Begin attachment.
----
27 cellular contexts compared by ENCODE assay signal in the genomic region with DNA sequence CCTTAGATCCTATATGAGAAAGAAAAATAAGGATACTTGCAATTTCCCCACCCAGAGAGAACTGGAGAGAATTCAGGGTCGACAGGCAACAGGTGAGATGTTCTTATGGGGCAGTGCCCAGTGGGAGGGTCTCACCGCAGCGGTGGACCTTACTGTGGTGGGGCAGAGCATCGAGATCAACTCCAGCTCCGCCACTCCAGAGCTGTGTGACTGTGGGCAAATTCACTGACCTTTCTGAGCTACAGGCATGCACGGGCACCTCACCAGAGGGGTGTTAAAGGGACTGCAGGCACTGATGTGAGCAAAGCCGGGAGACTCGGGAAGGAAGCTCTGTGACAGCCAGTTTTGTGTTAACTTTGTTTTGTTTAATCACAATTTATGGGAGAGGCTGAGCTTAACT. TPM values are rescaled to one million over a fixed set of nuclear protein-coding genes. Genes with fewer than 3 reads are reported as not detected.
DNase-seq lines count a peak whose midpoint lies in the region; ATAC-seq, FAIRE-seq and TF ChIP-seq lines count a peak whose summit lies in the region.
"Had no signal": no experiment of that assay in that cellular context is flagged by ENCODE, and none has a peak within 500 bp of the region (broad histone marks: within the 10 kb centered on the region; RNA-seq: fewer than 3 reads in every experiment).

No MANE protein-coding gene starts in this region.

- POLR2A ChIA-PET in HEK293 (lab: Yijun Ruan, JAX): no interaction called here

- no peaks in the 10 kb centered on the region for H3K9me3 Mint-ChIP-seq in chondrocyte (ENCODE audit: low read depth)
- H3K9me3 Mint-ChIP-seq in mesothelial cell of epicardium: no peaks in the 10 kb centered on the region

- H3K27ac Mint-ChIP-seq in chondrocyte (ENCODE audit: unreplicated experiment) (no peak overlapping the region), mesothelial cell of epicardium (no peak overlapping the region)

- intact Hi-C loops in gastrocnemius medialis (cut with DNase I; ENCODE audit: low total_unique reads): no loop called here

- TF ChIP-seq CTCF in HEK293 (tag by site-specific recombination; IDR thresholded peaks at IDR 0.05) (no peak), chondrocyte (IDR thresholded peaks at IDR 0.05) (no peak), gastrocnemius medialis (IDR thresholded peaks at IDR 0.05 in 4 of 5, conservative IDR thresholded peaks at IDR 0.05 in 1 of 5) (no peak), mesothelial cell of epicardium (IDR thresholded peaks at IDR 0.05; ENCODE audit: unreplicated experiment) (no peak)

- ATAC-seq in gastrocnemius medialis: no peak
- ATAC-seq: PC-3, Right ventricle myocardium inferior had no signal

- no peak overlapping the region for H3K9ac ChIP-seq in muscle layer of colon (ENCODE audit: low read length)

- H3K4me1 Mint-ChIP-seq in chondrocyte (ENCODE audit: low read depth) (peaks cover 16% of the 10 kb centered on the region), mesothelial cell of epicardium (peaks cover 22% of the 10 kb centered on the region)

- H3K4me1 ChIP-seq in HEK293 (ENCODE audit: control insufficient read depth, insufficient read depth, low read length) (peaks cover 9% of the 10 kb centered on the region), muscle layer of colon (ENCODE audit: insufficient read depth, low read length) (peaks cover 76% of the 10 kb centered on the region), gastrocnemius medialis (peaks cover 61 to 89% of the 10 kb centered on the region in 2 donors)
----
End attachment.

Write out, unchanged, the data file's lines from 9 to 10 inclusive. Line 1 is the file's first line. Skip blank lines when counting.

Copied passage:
- intact Hi-C loops in gastrocnemius medialis (cut with DNase I; ENCODE audit: low total_unique reads): no loop called here

- TF ChIP-seq CTCF in HEK293 (tag by site-specific recombination; IDR thresholded peaks at IDR 0.05) (no peak), chondrocyte (IDR thresholded peaks at IDR 0.05) (no peak), gastrocnemius medialis (IDR thresholded peaks at IDR 0.05 in 4 of 5, conservative IDR thresholded peaks at IDR 0.05 in 1 of 5) (no peak), mesothelial cell of epicardium (IDR thresholded peaks at IDR 0.05; ENCODE audit: unreplicated experiment) (no peak)